Filing 9

ORDER denying 6 Motion to Remand.Ordered by Judge W. Louis Sands on 9/13/13 (wks)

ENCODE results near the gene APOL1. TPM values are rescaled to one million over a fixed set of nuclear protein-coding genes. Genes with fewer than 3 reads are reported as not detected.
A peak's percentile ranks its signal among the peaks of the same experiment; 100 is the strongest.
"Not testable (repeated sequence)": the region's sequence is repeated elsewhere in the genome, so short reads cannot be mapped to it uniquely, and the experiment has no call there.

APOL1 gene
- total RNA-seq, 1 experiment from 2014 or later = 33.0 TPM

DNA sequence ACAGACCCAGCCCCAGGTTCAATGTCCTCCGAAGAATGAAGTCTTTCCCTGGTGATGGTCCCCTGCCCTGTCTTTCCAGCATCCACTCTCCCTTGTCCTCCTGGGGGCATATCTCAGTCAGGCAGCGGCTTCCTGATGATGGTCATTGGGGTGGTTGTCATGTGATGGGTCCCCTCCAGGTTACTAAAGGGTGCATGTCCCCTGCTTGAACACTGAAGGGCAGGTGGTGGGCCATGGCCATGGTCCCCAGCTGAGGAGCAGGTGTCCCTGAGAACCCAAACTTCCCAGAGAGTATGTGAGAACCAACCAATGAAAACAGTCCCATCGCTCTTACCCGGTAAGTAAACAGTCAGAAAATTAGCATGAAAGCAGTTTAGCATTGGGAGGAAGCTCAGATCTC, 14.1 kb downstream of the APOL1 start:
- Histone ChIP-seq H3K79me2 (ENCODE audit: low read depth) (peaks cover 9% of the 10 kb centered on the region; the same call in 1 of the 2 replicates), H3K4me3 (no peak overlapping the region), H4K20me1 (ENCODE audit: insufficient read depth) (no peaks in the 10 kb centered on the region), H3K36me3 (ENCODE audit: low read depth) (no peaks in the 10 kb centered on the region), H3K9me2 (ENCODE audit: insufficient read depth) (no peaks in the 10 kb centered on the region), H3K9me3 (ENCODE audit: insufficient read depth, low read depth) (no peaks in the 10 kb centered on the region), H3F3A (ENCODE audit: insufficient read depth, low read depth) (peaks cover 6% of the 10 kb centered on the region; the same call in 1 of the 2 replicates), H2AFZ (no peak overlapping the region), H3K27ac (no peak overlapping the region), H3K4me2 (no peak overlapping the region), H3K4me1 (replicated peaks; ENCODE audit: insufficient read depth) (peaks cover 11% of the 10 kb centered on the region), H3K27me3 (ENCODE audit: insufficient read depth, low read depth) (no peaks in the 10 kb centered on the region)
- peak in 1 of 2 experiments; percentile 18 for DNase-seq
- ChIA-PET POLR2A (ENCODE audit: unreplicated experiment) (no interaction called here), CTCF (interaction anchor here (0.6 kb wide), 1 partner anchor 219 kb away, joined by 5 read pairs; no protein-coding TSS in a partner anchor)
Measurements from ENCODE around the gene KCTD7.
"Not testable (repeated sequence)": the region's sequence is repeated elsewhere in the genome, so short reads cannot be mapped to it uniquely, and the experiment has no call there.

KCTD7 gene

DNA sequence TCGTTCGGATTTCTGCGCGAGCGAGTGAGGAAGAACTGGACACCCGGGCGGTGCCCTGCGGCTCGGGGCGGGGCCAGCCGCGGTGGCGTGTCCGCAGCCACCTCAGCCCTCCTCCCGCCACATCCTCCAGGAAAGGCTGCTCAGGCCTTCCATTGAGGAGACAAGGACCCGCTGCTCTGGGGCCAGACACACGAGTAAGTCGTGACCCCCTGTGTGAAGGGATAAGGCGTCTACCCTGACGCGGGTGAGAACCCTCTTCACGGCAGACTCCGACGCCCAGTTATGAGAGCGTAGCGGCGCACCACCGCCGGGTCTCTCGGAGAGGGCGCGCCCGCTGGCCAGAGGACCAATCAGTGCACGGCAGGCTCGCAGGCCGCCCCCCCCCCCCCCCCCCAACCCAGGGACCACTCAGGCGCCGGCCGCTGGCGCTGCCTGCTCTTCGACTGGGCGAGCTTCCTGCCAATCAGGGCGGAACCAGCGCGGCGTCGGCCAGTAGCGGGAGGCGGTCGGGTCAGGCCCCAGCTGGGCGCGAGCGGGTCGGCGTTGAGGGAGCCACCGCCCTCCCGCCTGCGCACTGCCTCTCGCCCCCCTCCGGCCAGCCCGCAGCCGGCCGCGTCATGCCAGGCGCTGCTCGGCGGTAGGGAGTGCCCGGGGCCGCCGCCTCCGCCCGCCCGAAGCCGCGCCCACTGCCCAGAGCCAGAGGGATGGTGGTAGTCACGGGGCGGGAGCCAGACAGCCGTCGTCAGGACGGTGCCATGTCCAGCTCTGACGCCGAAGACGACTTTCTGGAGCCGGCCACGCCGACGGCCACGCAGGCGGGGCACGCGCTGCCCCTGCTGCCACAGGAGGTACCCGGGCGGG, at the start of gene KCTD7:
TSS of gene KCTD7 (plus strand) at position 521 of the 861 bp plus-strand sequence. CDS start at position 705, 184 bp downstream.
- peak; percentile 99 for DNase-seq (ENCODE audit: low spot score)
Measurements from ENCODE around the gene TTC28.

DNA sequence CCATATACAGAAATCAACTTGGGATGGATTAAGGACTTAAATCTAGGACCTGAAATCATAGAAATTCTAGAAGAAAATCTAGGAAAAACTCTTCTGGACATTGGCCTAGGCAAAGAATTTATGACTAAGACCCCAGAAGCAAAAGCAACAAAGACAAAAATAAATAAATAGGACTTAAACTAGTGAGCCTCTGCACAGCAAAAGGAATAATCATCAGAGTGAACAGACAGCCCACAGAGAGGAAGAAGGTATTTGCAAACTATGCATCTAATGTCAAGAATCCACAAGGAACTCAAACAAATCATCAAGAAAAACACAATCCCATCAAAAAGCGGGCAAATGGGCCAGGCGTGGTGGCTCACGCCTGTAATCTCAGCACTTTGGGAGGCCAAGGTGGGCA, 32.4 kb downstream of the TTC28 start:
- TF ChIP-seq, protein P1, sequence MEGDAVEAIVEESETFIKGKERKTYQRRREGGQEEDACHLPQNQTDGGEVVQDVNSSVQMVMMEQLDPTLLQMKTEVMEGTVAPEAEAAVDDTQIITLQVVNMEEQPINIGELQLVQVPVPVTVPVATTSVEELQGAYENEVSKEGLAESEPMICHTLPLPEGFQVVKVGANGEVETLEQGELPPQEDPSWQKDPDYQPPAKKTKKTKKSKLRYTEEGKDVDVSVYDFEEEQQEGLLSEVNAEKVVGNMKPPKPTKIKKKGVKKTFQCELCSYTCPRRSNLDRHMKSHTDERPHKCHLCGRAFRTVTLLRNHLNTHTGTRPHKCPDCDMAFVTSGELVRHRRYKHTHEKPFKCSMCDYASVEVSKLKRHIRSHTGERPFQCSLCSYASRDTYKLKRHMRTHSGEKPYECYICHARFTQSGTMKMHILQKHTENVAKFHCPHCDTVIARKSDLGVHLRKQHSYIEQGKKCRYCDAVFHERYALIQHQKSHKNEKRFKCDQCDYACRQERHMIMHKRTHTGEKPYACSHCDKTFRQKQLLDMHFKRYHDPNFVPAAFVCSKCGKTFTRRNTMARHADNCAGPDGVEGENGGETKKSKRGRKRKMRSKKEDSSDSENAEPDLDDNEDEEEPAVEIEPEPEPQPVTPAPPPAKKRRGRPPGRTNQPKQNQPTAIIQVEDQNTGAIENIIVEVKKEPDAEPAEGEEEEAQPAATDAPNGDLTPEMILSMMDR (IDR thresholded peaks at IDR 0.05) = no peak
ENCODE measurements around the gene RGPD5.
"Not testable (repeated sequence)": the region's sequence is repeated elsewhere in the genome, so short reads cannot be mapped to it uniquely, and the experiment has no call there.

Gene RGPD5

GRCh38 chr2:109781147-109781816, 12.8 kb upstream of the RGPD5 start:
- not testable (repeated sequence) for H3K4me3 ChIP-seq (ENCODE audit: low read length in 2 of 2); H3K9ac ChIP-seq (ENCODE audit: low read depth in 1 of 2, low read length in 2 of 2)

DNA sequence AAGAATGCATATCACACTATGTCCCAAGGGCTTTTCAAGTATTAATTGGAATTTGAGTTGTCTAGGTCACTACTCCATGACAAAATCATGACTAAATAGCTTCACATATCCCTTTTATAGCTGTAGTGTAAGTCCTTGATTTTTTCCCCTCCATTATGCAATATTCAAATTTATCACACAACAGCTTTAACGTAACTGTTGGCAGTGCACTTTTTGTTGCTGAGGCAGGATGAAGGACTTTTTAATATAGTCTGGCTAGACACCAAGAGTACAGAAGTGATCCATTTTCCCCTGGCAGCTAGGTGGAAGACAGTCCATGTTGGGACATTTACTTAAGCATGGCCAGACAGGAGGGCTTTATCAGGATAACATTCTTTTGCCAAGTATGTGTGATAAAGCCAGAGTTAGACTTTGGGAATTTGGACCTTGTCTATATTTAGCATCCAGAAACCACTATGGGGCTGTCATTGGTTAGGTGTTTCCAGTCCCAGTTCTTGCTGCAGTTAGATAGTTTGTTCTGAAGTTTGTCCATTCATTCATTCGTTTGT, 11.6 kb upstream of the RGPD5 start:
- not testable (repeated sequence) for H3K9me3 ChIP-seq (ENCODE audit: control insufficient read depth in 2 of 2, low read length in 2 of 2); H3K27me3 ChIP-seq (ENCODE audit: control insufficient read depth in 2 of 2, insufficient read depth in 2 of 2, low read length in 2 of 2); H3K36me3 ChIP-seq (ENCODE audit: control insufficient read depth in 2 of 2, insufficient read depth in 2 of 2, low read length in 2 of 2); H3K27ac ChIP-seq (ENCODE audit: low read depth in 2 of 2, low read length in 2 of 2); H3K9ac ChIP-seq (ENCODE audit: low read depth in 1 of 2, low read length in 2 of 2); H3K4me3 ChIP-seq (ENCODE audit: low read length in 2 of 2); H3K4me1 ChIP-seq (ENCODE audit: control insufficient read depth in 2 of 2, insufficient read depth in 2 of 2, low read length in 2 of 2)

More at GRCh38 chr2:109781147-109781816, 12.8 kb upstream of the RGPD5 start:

Download PDF